Big enough to sing about

TobyMac on seeking God in the midst of a wildly successful career

Last September, TobyMac's latest album, Eye On It, debuted at number one on the Billboard Top 200 chart. It was the first time in 15 years—and only the third time ever—that a Christian album has reached the top of the chart.

It's just one more achievement in what has been a remarkable career for the former dc Talk member, also known as Toby McKeehan, whose blend of pop, hip hop, rock and reggae has made him one of the most successful musicians in today's Christian music scene.

Still, McKeehan is wary of the term "Christian." Rather than using the term to describe a style, he believes it should describe a lyrical perspective.

"Art is about expressing what is in your heart, what you love and what you struggle with," the 48-year-old told Time magazine in September. "The things I'm going through can't be that different from anyone else. But faith plays a big role in my life, big enough to sing about it. It is not on every song, but every song is from that perspective."

This past February, he told PBS.org that he wants to balance out some of the negative music that is out there.

"I've always been about diversity," he said. "I've always been about, if we're gonna have explicitly vulgar music [out there], we need to have explicitly clean music. We have to have explicitly passionate music when it comes to faith and when it comes to morals and when it comes to character."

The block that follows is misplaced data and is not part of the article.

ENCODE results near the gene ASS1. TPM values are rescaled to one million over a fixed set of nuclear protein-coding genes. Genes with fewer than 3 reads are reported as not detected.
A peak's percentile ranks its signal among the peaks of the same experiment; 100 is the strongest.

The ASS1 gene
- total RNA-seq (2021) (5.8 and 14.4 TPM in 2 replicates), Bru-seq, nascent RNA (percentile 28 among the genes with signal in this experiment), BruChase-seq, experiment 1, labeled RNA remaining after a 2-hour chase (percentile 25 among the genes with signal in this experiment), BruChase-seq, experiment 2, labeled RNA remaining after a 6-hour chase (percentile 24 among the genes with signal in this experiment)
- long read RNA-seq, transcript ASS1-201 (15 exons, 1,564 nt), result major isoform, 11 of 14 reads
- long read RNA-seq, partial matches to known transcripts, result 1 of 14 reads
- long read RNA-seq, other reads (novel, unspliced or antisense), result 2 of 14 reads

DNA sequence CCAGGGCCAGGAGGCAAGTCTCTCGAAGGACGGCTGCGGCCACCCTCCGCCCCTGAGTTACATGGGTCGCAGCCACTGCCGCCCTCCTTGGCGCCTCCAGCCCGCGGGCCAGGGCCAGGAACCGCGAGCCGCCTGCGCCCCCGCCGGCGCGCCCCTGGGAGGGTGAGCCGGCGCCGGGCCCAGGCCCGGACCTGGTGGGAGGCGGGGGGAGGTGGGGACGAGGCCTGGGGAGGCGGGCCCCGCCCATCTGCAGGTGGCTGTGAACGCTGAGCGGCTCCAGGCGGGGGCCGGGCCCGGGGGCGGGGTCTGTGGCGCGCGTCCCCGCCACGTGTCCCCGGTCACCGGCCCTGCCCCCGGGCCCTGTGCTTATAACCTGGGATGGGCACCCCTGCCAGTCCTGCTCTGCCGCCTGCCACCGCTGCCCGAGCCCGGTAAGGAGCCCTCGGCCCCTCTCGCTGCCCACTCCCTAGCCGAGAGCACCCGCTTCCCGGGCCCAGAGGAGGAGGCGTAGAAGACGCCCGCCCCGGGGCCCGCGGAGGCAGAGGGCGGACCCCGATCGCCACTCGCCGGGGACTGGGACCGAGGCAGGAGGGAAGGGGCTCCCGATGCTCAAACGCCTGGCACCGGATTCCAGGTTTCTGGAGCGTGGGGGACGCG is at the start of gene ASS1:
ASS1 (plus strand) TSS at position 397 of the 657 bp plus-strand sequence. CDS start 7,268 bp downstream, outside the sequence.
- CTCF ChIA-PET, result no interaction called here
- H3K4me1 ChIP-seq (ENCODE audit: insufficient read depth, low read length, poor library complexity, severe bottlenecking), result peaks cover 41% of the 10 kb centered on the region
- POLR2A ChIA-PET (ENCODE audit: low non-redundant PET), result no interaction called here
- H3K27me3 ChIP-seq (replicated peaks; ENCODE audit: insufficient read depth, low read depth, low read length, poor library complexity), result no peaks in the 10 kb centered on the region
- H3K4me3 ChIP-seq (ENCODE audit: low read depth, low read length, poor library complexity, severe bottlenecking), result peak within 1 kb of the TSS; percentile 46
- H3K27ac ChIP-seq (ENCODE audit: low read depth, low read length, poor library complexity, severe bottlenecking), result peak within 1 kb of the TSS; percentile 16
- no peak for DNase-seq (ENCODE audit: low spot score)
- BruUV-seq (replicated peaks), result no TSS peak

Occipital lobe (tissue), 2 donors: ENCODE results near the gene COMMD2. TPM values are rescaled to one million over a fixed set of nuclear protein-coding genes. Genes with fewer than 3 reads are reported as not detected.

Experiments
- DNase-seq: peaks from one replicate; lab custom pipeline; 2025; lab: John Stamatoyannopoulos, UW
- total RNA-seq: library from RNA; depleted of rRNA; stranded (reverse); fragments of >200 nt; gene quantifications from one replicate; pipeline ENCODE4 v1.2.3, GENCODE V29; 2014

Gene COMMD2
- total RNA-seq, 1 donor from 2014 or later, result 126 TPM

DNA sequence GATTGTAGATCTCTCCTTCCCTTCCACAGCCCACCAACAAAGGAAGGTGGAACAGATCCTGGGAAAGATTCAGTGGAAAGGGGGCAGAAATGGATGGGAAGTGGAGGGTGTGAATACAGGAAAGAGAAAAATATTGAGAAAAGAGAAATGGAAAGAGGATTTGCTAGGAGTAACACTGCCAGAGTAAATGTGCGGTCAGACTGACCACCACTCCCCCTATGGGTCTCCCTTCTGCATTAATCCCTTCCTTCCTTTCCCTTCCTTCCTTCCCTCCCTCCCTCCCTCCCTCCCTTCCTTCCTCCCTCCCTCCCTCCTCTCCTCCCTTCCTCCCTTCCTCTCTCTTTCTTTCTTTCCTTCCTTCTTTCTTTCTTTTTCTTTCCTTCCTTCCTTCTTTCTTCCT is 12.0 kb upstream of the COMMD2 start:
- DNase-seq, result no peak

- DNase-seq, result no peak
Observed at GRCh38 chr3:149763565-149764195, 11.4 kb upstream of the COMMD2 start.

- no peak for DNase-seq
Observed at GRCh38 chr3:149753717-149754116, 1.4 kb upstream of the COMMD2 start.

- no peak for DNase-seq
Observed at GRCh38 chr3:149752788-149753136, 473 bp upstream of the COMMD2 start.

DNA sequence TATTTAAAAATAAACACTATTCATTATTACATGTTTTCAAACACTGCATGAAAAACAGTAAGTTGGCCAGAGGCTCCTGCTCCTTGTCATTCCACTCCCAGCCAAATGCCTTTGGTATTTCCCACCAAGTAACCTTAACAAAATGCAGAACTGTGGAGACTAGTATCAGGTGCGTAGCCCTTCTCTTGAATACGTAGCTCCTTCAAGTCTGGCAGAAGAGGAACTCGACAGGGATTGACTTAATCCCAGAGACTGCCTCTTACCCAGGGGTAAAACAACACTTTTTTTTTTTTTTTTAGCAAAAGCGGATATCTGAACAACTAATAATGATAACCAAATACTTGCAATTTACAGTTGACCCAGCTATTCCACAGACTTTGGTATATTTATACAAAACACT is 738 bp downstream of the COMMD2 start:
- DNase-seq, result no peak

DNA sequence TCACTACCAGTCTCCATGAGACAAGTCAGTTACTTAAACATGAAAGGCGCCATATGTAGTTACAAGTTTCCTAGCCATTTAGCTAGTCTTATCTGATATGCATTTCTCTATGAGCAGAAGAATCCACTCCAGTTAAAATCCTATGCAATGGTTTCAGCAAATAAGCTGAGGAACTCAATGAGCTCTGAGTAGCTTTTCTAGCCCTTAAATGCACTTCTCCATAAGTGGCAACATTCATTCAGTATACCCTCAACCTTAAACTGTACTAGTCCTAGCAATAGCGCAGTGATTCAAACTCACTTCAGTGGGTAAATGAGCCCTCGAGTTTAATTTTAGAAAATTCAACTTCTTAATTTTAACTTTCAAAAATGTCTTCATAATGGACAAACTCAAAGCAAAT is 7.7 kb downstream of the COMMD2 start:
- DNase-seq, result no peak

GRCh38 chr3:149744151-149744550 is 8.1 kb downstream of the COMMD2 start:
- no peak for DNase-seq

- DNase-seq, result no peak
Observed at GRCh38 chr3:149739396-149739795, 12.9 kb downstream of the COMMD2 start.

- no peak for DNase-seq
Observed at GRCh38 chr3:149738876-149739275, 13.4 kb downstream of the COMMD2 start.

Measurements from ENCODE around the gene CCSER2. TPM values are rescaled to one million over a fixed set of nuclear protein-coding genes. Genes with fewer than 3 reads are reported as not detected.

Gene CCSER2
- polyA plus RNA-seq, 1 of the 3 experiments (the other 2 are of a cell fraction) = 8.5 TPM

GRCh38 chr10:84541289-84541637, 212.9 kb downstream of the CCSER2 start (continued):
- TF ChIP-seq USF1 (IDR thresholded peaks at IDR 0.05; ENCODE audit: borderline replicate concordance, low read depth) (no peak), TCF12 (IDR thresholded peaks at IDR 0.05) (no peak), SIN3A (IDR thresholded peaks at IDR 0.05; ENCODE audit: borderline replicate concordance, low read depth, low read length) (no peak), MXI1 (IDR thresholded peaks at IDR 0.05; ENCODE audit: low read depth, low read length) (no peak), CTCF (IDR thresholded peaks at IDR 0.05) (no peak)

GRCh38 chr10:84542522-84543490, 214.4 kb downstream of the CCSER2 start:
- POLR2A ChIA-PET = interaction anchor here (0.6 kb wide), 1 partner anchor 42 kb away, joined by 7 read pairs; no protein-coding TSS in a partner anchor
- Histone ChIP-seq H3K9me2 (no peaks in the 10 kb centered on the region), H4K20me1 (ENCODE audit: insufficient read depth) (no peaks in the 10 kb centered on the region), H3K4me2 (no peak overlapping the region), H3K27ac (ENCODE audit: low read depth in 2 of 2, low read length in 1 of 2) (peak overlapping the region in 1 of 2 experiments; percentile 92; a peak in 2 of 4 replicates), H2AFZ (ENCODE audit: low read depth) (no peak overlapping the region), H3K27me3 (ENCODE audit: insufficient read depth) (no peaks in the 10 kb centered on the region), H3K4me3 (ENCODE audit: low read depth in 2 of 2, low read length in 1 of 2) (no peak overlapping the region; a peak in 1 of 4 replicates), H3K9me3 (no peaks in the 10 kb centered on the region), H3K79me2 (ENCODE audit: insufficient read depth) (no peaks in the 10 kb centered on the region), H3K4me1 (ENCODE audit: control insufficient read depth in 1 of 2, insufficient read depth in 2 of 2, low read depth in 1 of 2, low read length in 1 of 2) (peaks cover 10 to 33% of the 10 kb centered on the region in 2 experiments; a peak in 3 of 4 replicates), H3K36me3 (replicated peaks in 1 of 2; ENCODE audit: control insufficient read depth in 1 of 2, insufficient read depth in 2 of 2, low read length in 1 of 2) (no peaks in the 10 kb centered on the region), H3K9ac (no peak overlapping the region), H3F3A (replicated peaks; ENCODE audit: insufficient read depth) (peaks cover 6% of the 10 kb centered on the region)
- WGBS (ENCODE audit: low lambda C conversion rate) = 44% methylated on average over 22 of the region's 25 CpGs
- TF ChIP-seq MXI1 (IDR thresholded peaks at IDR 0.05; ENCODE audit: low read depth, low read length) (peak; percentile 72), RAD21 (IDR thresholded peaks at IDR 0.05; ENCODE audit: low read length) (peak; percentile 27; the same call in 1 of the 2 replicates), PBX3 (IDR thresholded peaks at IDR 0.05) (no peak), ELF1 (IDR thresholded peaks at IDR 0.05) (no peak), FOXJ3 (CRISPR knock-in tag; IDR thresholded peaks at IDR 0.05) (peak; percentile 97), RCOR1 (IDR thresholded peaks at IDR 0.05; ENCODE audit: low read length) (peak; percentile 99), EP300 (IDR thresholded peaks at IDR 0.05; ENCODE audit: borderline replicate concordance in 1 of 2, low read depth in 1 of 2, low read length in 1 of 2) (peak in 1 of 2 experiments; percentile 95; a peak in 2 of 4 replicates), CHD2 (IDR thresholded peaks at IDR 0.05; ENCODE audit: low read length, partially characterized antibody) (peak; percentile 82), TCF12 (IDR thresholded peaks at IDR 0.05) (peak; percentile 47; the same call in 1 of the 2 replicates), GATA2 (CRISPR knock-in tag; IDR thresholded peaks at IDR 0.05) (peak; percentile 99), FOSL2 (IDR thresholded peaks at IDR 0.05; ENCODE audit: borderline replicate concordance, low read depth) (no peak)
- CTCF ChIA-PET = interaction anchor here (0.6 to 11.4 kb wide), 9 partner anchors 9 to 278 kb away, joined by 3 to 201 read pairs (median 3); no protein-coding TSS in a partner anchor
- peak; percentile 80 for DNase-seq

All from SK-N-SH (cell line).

McKeehan added that during his 25 years in the music industry, his perspective on how to get the gospel message across has changed.

"I think when I started I was a lot more, 'I'm going to shove this message down people's throats.' I don't know if it was that extreme, but it was out there. Whereas now I think people really learn from my mistakes, people really are drawn to my weaknesses."

"I think gone are the days of the Christian musician holding the mic perfectly, acting like he's got it all together," he added. "We know we don't have it all together. We're flawed people depending on grace and our faith in God."

McKeehan will start the month of May with a tour that includes stops in eight Canadian cities. Full details areavailable on his website.

While it's easy for a performer to go through the motions, McKeehan said he's committed to always doing his best and being present in the moment.

"I'm committed to sitting on the edge of my seat and wonder what this song can do—sitting on the edge of my seat and wonder what tonight's show can be like," he told PBS.org. "I think if you can retain that heart, that soft heart and moldable heart, that childlike [view]—what can this audience react to, what can God do in the middle of this, what can God choose to do through music in the middle of all this. If I'm [in that mindset], I feel like I stay right where I need to be, and that's sort of my goal."

He also hopes there's a spiritual element to his music and live show.

"That's what I ask God for; that's what I hope for," he said.

"When I sit down to write, I just say, 'God, hollow me of my junk, hollow me of all the things that would get in Your way—pride, insecurity, doubt—hollow me of that and make me hollow enough to where You can breathe through me and change some lives.'"

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About the author


Special to ChristianWeek

Aaron Epp is a Winnipeg-based freelance writer, Musical Routes columnist, and former Senior Correspondent for ChristianWeek.